Monday, 23 April 2012

23rd April 1812: Birmingham Magistrates provide their last report to the Home Office on the disturbances

Public Office, Birmingham, Thursday, April 23rd. 1812.


Resuming our Narrative from 2 o’Clock yesterday, when we dispatched our last Letter. About half an Hour after that time the Crowd increasing considerably and the People not going off to their Workshops, as we expected, but some halloeing & throwing DeadCats & a few Stones by which means some Windows were broken & complaints made to us from the Inhabitants of the danger to which they were thereby exposed; two of us, accompanied by a few Scots Greys, some special & other Constables, & about 20 Infantry with Arms, went into the midst of them, but many fled away at our approach, we judged it right however then to have the Proclamation in the Riot Act read, which, after a short address to the People, was done, at half past Two exactly, & we then ordered the Cavalry to clear the Streets, staying ourselves with them till 3 o'Clock, &, having secured a few of the most troublesome, we thought it best to retire, leaving the Military & the Constables to Keep the Streets clear & to take up any Persons who might appear to deserve it.—We then issued the Hand Bill with the words “Riot Act” at top, having before dispersed a considerable number of the large one commanding all Persons to keep the Peace, and between 4 & 5 o'Clock, finding all quiet, called in both the Military & the Constables. At Five we sent Patroles of Military to all the different Avenues of the Town to prevent the evil disposed from getting into the Country as they had done the night before, and those Patroles were Kept up till 11 o'Clock.—At 7, finding that the assemblage was again encreasing in the Marketplace, we ordered the Military & the Constables to go out, and Two of us went with them, by which means the Persons coming from their work were prevented from stopping, and no damage was done: by 11 o'Clock all was again quiet, the Military sent to Quarters & Barracks & no mischief done either in Town or Country.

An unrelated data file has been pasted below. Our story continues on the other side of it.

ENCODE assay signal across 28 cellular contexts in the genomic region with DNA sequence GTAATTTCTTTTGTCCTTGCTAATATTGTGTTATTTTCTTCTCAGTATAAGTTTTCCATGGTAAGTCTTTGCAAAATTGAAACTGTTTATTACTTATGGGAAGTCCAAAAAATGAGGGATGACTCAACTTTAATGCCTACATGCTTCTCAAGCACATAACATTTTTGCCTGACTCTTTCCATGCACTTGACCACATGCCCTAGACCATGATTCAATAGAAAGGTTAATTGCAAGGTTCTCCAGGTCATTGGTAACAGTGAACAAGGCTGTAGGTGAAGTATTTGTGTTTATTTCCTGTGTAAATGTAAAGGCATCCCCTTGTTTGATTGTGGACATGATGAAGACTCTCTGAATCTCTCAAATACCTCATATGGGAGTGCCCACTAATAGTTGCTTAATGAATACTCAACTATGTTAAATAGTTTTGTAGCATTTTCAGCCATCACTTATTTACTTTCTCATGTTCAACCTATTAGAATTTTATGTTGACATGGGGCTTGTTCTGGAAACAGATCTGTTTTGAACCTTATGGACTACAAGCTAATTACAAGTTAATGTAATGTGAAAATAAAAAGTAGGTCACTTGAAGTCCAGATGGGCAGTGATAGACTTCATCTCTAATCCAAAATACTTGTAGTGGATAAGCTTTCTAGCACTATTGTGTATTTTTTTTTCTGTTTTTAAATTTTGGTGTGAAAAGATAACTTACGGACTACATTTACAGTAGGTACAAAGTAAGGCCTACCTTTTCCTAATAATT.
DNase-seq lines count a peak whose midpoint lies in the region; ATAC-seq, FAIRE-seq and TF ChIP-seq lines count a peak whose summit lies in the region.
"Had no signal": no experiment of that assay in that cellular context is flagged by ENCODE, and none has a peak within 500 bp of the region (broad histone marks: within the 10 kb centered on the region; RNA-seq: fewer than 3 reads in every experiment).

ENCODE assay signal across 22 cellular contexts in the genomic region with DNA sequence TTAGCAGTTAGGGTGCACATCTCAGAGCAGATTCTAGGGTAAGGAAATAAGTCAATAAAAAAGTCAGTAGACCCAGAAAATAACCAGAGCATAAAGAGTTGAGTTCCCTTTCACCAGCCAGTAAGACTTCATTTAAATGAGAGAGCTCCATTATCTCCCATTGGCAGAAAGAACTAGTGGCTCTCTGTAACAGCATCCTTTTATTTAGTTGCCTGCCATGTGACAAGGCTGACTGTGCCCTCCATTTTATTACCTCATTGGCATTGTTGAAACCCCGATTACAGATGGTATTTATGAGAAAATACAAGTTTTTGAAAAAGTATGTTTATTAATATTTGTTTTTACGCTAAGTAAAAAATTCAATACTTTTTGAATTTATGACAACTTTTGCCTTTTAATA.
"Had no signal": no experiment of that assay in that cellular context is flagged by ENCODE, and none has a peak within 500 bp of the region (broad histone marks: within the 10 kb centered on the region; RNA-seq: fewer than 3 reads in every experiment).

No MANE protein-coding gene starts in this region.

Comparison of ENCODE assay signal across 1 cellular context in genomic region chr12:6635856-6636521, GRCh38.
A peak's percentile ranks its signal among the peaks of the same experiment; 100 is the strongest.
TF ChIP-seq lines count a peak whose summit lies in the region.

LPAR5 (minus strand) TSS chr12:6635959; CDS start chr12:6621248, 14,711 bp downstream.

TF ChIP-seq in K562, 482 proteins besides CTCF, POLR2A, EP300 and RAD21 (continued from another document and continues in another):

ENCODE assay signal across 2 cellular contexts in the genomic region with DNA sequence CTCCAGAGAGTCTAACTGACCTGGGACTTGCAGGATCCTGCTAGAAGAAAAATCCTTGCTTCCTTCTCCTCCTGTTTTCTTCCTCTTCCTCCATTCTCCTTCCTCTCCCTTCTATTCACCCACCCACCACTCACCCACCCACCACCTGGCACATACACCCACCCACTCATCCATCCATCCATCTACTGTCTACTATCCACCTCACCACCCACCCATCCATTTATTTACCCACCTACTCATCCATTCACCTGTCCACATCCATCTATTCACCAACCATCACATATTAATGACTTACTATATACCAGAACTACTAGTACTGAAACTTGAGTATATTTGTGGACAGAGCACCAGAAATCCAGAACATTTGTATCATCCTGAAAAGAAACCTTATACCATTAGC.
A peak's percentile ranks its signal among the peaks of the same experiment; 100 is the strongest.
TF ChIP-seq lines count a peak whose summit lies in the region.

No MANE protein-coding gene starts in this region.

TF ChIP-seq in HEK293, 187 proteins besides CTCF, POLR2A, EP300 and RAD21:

This (Thursday) being Market Day, it was thought right to send the Patroles again, at 6 o'Clock in the Morning, to the Outskirts of the Town, lest Persons coming to Market should be insulted.—The special as well as other Constables, were also sent into the Market, at 9 o'Clock, to protect the Farmers selling Potatoes, & one of the Constables, who had called on most of the Farmers in the Neighbourhood to persuade them to bring Potatoes, engaged a considerable Quantity which were brought in & sold at a fair & moderate, but not at a reduced, price, which would only tend to encrease the consumption & of course the scarcity.—

(½ past 2.)

The Dinner Hour of the Workmen having now completely past over, the Populace in the Market place decreasing, and no appearance of Disturbance shewing itself, we close our Letter with a confident Hope that the Disposition to riot is gradually dying away.—

We have the Honour to be
Your mo. Obed. hble Servt.

Wm Villers
Wm Hicks
Wm Hamper
W Withering

The Right Hon: the Secretary of State.

This letter can be found at HO 42/122.

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